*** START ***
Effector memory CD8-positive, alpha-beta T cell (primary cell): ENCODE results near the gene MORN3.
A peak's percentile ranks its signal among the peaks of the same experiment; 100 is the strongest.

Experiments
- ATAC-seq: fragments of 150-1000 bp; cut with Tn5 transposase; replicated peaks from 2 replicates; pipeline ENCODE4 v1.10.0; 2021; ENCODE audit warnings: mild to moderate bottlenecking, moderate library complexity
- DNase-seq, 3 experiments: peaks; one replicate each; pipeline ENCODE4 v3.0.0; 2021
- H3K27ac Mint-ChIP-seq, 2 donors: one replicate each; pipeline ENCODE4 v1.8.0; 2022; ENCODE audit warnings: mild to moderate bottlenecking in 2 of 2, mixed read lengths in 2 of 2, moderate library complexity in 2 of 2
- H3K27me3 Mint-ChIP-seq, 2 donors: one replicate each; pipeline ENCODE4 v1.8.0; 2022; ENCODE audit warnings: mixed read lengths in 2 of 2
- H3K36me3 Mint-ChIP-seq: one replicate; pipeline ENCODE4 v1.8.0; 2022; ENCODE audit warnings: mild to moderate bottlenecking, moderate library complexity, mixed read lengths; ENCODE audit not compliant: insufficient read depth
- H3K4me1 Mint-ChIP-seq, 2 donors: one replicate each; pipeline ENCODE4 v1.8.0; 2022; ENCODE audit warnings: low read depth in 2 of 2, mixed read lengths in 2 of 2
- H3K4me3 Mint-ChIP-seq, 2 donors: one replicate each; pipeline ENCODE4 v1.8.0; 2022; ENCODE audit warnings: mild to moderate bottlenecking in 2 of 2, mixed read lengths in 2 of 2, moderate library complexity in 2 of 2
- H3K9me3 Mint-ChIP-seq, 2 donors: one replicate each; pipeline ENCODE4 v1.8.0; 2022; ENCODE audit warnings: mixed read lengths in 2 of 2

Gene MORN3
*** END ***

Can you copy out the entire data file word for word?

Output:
Effector memory CD8-positive, alpha-beta T cell (primary cell): ENCODE results near the gene MORN3.
A peak's percentile ranks its signal among the peaks of the same experiment; 100 is the strongest.

Experiments
- ATAC-seq: fragments of 150-1000 bp; cut with Tn5 transposase; replicated peaks from 2 replicates; pipeline ENCODE4 v1.10.0; 2021; ENCODE audit warnings: mild to moderate bottlenecking, moderate library complexity
- DNase-seq, 3 experiments: peaks; one replicate each; pipeline ENCODE4 v3.0.0; 2021
- H3K27ac Mint-ChIP-seq, 2 donors: one replicate each; pipeline ENCODE4 v1.8.0; 2022; ENCODE audit warnings: mild to moderate bottlenecking in 2 of 2, mixed read lengths in 2 of 2, moderate library complexity in 2 of 2
- H3K27me3 Mint-ChIP-seq, 2 donors: one replicate each; pipeline ENCODE4 v1.8.0; 2022; ENCODE audit warnings: mixed read lengths in 2 of 2
- H3K36me3 Mint-ChIP-seq: one replicate; pipeline ENCODE4 v1.8.0; 2022; ENCODE audit warnings: mild to moderate bottlenecking, moderate library complexity, mixed read lengths; ENCODE audit not compliant: insufficient read depth
- H3K4me1 Mint-ChIP-seq, 2 donors: one replicate each; pipeline ENCODE4 v1.8.0; 2022; ENCODE audit warnings: low read depth in 2 of 2, mixed read lengths in 2 of 2
- H3K4me3 Mint-ChIP-seq, 2 donors: one replicate each; pipeline ENCODE4 v1.8.0; 2022; ENCODE audit warnings: mild to moderate bottlenecking in 2 of 2, mixed read lengths in 2 of 2, moderate library complexity in 2 of 2
- H3K9me3 Mint-ChIP-seq, 2 donors: one replicate each; pipeline ENCODE4 v1.8.0; 2022; ENCODE audit warnings: mixed read lengths in 2 of 2

Gene MORN3